What is symbolic about the date of the lottery and the lottery box itself?
In “The Lottery,” Jackson says that the black box represents tradition, hence the villagers’ reluctance to replace it, despite its shabbiness. The box also implicitly symbolizes death.
What might the lottery in this story symbolize?
The lottery represents any action, behavior, or idea that is passed down from one generation to the next that’s accepted and followed unquestioningly, no matter how illogical, bizarre, or cruel.
What are examples of symbolism in the lottery?
The Lottery Symbols
- Stones. The stones that the villagers use to kill the victim selected by the lottery are mentioned periodically throughout the story. …
- The Black Box. …
- The marked slip of paper.
What is the moral of the story of lottery?
The moral of the story is that simply because something has always been done does not mean that it is beneficial and should be continued. One key theme of “The Lottery” is the danger of tradition and blindly following along. … They don’t quite recall how the lottery started.
What kinds of laws does the lottery represent?
The lottery could really represent any tradition or practice that now seems outdated, meaningless, or even inhumane. The story conveys just how important it is to keep evaluating traditions for their value and not simply to continue them because they are traditions. Once upon a time, slavery was a tradition.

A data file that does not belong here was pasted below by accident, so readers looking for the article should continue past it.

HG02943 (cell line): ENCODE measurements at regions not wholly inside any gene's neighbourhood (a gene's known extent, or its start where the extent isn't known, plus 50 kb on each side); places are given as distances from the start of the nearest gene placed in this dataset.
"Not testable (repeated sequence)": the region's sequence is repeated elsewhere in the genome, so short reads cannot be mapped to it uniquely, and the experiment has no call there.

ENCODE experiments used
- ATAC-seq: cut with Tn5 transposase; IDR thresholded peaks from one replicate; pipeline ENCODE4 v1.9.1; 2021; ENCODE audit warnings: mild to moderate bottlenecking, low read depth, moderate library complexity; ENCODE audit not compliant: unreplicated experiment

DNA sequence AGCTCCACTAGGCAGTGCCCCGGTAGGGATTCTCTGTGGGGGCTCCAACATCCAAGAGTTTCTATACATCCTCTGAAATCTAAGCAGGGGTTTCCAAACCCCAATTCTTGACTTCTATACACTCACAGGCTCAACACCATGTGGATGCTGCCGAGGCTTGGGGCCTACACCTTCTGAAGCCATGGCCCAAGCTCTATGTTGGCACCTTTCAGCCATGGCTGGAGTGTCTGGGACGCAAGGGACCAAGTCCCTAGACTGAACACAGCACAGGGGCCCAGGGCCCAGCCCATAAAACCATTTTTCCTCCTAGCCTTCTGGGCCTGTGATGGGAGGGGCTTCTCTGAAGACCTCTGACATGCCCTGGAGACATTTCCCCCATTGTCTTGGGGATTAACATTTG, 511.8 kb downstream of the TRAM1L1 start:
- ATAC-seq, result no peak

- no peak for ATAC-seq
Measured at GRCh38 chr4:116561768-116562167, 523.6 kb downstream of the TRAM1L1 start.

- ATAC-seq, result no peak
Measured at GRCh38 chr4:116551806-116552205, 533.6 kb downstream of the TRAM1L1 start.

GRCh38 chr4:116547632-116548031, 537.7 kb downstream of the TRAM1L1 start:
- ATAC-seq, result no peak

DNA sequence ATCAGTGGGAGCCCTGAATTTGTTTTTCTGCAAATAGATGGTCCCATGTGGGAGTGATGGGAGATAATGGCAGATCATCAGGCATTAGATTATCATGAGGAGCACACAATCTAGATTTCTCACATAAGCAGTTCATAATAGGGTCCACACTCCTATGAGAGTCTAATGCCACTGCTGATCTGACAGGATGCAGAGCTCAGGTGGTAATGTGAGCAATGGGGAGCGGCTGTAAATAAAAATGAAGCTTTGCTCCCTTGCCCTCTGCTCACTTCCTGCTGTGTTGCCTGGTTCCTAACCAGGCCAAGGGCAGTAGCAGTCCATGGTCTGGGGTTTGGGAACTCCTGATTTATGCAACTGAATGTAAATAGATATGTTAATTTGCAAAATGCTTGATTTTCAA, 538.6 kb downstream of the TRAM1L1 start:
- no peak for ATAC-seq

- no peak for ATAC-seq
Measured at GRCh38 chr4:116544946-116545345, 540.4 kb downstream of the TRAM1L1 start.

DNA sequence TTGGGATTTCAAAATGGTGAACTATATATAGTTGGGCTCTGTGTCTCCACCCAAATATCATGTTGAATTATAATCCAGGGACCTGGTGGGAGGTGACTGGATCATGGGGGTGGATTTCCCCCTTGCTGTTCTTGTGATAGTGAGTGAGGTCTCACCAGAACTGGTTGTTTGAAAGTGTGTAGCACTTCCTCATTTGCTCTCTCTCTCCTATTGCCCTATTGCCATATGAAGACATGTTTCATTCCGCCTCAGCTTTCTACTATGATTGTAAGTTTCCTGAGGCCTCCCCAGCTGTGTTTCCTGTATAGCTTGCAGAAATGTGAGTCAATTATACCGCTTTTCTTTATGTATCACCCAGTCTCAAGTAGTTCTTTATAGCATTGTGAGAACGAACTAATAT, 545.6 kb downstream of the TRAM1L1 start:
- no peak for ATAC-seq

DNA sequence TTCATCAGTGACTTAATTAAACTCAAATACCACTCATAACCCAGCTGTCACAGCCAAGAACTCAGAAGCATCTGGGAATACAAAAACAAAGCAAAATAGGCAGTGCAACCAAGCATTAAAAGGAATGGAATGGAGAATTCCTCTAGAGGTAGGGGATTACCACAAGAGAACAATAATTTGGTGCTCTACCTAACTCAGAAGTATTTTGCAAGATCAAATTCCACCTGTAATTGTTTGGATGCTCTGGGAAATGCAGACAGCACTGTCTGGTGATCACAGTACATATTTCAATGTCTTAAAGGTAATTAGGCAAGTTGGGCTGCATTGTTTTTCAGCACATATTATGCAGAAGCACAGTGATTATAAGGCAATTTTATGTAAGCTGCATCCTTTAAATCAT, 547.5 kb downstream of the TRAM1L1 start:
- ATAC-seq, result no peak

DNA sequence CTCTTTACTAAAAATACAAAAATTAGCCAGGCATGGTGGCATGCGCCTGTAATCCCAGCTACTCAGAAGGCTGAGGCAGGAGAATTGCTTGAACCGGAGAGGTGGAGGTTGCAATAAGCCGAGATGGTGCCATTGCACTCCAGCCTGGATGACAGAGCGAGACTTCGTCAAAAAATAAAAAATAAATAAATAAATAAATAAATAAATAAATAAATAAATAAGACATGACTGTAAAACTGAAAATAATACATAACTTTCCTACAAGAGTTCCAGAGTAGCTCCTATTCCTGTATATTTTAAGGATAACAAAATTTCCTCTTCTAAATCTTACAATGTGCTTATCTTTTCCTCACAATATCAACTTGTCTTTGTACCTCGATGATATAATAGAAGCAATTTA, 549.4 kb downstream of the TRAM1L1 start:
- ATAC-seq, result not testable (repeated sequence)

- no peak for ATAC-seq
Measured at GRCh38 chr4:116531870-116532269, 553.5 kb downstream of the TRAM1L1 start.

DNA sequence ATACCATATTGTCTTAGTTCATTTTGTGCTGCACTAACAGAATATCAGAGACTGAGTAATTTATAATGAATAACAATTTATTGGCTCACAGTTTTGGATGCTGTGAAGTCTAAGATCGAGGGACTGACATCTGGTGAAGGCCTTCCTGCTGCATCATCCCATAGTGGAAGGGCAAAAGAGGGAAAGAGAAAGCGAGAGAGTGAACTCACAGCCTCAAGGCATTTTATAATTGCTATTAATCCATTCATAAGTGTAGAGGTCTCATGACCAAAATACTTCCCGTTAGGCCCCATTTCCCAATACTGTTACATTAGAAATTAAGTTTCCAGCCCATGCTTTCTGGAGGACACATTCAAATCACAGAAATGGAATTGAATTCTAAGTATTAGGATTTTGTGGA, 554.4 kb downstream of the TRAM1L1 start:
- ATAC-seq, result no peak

What does Tessie symbolize in the lottery?
Tessie is symbolic of the scapegoat in “The Lottery,” which is sacrificed in ritual atonement for the sins of the tribe. However, she is also an average member of the tribe who sees nothing wrong with the system until she is selected.
What does Mrs Delacroix symbolize in the lottery?
Mrs. Delacroix in Latin and French and various other languages means “of the cross”. Christians believe in the cross, but although she shows to be Christian, when the stoning comes along she picks up the biggest stone to throw at Tessie: “Mrs.
What is the imagery in the lottery?
Shirley Jackson uses imagery to convey mood in this short story. … This imagery, however, also helps to lull readers into a calm, hopeful mood; this early, pleasant mood will slowly change over to a mood of dread, menace, and horror as we learn more about what the villagers are gathered together to do.